Communism was one of the dominant ideologies of the 20th century. But since the fall of the Berlin Wall, what has become of Communism’s truest believers?
The Dutch photographer Jan Banning decided to find out. For his new book Red Utopia, he traveled to five different countries where communism remains strong and photographed the party’s offices and the people who’ve continued to fight for Marx’s ideas.
“I excluded the five formal communist countries of China, Vietnam, Cuba, Laos, and North Korea because I was more interested in places where people become party members out of conviction rather than as a career move,” Banning writes in the book’s introduction. “I wanted to see what is left of this ideology, which, in its plea for social justice, has deeply influenced one and a half centuries of history.”
Banning traveled to Italy, Portugal, India, Nepal, and Russia, where he visited dozens of communist party offices and spoke with their leaders. The resulting photographs are a stunning portrait of Marx’s present-day followers (and their overwhelming use of the color red). They are now on display at the Museum de Fundatie in the Netherlands.
Banning uncovered some fascinating differences between countries, despite the party members’ shared philosophy. Italy’s communists were open-minded, he says, while Russia’s cared only about Russia and the glory days of Lenin and Stalin’s leadership–a distinction that is reflected in Banning’s photos. In one photo of the communist party office in Venice, several men sit around a cheerily decorated room, complete with red-and-white checkered tablecloths. The posters on the wall include a portrait of the Argentine revolutionary Che Guevara, a striking figure the Italian party uses to recruit younger people. Contrast that to one photo of Russian communists, in which three men and two women sit around a table decorated with open bottles of booze, their faces mostly shrouded in darkness, as a giant bust of Lenin looms over them.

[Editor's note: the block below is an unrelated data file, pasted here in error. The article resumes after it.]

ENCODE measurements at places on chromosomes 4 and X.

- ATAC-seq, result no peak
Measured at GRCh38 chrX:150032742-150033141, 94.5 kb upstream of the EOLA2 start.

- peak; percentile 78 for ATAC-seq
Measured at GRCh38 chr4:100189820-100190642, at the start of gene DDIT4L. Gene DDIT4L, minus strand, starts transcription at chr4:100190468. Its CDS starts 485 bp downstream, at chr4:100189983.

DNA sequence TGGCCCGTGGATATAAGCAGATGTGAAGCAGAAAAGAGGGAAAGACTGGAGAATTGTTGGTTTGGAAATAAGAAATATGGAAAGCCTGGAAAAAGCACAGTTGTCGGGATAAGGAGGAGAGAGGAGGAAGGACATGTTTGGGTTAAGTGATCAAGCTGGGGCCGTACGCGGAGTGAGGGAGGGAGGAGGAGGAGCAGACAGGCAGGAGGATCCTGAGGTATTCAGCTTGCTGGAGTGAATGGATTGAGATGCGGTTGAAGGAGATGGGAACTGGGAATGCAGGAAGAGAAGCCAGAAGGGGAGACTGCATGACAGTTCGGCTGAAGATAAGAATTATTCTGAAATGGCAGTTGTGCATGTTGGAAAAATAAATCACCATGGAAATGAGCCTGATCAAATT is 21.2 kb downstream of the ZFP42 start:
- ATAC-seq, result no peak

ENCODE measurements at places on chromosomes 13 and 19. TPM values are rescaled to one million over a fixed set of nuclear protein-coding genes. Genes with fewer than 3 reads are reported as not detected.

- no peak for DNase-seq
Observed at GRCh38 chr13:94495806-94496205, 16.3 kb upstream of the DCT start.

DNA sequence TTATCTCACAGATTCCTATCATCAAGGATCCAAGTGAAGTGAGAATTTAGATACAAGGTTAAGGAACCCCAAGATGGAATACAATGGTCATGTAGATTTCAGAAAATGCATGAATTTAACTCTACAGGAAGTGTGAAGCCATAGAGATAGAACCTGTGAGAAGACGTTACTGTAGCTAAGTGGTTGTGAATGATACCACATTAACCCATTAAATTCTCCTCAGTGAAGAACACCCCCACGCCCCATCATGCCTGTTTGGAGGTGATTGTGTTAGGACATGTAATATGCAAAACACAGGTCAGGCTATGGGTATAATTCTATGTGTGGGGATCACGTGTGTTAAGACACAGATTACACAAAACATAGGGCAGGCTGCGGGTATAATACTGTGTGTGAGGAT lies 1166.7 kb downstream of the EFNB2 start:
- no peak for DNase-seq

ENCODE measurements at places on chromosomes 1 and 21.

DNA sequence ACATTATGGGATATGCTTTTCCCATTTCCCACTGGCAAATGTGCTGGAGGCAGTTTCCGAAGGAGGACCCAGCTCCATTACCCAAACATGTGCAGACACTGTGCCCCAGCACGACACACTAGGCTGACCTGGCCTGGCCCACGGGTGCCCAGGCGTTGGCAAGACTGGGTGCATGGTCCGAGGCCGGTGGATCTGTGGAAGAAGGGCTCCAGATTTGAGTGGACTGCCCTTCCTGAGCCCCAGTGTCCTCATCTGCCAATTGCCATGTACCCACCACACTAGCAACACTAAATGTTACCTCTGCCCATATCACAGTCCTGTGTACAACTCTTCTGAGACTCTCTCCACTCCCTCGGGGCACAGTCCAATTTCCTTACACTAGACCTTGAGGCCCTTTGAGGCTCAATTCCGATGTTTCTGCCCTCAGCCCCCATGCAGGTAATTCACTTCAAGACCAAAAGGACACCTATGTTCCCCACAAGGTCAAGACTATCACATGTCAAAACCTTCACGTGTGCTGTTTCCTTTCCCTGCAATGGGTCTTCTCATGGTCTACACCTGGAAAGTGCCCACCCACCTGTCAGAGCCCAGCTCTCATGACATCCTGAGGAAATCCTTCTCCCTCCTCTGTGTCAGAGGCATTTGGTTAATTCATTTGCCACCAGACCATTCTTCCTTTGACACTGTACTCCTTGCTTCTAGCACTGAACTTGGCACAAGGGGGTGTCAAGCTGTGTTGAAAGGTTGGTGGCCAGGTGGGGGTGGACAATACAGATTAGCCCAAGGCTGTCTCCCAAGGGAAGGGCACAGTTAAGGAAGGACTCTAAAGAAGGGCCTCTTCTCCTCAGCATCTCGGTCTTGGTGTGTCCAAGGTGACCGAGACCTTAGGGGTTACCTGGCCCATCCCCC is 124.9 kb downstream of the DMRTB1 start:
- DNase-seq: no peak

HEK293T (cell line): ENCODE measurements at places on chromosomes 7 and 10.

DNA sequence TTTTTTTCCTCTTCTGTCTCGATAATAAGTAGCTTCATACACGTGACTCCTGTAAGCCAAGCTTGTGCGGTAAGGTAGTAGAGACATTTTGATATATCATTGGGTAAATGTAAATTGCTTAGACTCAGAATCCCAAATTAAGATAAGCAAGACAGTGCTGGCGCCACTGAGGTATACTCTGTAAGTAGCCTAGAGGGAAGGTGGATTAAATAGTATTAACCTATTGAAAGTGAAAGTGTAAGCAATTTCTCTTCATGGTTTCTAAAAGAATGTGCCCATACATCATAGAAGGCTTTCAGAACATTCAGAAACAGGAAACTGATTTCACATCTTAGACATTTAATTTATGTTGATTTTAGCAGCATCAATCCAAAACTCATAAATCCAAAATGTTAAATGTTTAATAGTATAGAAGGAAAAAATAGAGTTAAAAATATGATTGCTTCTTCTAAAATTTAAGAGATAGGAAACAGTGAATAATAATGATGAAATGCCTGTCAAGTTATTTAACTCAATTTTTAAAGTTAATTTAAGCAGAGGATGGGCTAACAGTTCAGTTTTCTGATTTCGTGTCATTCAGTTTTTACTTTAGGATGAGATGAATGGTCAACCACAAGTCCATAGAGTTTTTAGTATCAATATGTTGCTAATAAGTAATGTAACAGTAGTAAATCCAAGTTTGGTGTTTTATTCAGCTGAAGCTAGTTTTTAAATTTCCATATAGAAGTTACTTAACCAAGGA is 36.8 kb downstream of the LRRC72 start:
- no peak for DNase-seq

Not all the people Banning visited were open to his documentarian photo style, which is a far cry from the kinds of idealistic, heroic images typically associated with propaganda. In Portugal, Banning was disinvited from returning for a longer trip when the party officials saw his initial photographs. He says he wasn’t given a reason, but speculates that they didn’t appreciate how his photos portrayed them. “What I am showing is what you could call the intimate face of communism,” he says. “It’s not extremely heroic.”
And that’s the point. Banning’s photos tell the daily, human side of a political party that’s often discussed in pure ideological terms. The photographs hint at the mundane reality behind any propaganda–revolutionaries also go to the office.